“To have the leadership of the secretary’s office leaning in with good intentions is … an epic win for all parents across the country,” said Ashara Baker, a mother of a first grader at a Rochester, New York, charter school who was appointed to the council by the National Parents Union. As far as getting the group started, she said, “The sooner the better.”
She called the lawsuit “a distraction.”
Other committees challenged
The department currently has seven advisory committees, according to its website, including the President’s Advisory Commission on Hispanic Prosperity and the President’s Board of Advisors on Historically Black Colleges and Universities. Tuesday’s Federal Register, for example, included a meeting announcement for the National Advisory Council on Indian Education.
Education officials aren’t the only members of the Biden administration who have faced challenges related to advisory committee membership. A former member of an Environmental Protection Agency committee sued last fall, arguing that the agency removed industry representatives in an attempt to “sideline anyone who might dissent from the president’s climate-change agenda.” They argued that the committee wasn’t “fairly balanced” as the law requires.
In March, a district court judge denied the plaintiff’s request to stop the committee from meeting.
The Trump administration, however, had to disband a wildlife conservation committee after a federal judge sided with an environmental advocacy group in a 2018 lawsuit. The plaintiffs argued that potential profiteers from the import of hides, heads and tusks from Africa stacked the committee.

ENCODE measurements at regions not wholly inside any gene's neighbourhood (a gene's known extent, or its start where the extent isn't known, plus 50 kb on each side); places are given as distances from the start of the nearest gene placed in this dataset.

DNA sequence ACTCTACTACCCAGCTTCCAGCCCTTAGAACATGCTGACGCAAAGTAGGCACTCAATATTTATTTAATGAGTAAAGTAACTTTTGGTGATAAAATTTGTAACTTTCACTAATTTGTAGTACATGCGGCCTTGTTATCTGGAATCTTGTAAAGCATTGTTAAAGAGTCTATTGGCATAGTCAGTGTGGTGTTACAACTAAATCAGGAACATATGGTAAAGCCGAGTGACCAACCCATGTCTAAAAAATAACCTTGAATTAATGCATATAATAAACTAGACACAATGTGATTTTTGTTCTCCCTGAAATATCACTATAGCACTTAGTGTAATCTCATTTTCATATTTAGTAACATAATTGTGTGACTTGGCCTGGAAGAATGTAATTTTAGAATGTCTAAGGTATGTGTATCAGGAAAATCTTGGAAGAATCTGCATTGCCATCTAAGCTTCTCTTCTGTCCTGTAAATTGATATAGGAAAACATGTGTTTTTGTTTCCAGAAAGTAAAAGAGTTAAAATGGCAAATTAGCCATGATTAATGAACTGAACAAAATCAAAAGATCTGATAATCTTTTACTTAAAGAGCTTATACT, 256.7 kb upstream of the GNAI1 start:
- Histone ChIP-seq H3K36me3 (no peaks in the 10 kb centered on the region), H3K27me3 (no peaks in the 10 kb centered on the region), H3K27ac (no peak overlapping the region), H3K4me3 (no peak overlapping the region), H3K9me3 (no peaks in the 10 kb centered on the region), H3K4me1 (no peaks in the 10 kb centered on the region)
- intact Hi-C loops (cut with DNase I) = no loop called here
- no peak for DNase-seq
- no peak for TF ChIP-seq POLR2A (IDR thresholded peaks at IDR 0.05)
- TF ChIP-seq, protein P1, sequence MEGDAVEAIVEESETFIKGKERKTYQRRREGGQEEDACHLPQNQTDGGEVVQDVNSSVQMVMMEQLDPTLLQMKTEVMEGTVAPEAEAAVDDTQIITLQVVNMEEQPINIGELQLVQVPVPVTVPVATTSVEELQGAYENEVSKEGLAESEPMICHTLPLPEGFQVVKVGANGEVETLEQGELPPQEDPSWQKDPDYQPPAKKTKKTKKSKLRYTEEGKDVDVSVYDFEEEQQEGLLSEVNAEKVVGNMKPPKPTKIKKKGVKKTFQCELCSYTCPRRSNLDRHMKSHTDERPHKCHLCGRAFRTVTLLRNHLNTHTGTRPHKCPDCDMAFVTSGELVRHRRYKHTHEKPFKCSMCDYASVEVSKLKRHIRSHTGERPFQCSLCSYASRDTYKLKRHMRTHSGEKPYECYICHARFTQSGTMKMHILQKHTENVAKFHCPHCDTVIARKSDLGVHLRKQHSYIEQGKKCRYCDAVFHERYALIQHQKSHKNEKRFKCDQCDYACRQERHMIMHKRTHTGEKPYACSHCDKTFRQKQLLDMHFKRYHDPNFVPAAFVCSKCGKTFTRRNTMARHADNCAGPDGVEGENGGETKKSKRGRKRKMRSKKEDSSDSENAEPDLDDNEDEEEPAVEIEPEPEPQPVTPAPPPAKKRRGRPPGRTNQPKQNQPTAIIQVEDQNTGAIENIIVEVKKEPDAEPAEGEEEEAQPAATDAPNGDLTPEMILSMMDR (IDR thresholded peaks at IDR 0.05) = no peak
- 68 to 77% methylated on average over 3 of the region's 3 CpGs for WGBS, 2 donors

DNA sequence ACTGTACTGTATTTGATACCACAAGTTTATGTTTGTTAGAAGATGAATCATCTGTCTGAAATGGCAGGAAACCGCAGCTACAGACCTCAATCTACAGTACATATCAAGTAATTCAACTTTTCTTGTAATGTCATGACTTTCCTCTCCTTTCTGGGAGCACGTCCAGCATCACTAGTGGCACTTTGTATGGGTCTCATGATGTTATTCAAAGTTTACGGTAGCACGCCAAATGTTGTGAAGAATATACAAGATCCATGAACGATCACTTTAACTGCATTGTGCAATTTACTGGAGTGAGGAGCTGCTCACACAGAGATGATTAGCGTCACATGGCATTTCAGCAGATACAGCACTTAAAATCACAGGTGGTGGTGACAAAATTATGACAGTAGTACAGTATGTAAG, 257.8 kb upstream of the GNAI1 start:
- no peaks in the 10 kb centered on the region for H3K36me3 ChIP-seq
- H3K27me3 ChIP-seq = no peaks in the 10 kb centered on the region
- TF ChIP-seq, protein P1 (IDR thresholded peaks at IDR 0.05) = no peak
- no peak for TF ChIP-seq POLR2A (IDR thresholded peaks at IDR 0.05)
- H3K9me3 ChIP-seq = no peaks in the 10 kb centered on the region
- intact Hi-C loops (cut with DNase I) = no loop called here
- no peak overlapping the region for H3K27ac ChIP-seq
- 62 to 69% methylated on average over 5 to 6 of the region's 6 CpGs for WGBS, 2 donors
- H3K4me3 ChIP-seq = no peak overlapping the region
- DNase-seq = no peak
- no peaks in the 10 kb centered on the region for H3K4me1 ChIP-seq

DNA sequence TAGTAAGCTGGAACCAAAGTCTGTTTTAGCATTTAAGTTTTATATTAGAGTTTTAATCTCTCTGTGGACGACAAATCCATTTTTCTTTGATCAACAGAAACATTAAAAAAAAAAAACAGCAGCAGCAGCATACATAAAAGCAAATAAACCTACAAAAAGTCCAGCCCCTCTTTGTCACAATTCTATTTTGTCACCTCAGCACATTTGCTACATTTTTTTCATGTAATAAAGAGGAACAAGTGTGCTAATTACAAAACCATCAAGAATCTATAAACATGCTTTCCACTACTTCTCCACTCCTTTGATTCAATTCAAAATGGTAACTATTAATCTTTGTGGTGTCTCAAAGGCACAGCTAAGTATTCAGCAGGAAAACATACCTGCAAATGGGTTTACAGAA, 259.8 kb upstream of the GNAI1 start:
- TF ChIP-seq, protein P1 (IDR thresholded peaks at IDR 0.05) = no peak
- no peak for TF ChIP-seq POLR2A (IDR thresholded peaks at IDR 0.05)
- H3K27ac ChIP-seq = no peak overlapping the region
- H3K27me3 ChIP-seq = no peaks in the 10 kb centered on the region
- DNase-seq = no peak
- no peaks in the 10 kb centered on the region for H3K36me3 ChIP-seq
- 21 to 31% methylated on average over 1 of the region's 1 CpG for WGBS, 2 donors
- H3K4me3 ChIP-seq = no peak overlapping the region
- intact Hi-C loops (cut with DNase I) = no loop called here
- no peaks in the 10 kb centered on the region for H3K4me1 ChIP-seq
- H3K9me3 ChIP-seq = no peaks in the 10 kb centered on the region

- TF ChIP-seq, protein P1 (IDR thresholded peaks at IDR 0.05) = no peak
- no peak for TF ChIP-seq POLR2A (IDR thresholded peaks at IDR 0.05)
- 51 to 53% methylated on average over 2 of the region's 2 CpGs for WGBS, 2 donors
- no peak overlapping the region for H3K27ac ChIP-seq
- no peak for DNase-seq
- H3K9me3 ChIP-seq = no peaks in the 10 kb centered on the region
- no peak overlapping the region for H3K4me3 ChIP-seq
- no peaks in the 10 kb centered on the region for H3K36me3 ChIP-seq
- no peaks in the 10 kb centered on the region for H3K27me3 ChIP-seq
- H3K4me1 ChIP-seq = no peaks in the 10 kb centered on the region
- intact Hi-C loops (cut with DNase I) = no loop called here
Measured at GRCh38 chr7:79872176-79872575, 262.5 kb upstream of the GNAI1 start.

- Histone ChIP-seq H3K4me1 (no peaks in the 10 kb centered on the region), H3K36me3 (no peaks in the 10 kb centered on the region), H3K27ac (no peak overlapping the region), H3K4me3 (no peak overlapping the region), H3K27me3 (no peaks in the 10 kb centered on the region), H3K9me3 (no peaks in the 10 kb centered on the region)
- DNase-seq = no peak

The makeup of the education department’s parent council is a key focus of the current lawsuit. Erika Sanzi, director of outreach for Parents Defending Education, expressed harsh criticism, calling the chosen groups “Biden fans” who are “glaringly out-of-step with the majority of frustrated parents who have been showing up in huge numbers to school board meetings across red and blue America.”
It’s unclear whether Parents Defending Education or Fight for Schools and Families wants to be part of the parent council. Sanzi told The 74 in an email that she didn’t think the group would address any parent concerns over curriculum.
But the groups on the list — including Fathers Incorporated, the League of United Latin American Citizens and the National Military Family Association — won’t necessarily determine what the parents have to say, said Patience Peabody, executive director of the Flamboyan Foundation, which supports family engagement efforts, especially in the District of Columbia schools.
“The member organizations are among the many voices. They are the facilitators. They are bringing the real stories and voices to the table,” she said, adding that the council “only works if that happens.”
Baker, for example, is a charter school parent, but said a lot of families have children in both charter and traditional schools. After remote learning, she said her daughter is still “struggling with letters” and hasn’t begun to recognize entire words. Her charter school didn’t provide tutoring, so she paid for it herself.
“Whether it’s a charter, or district or private school,” she said, “we’re all doing our best and doing what’s going to get our kids across the finish line.”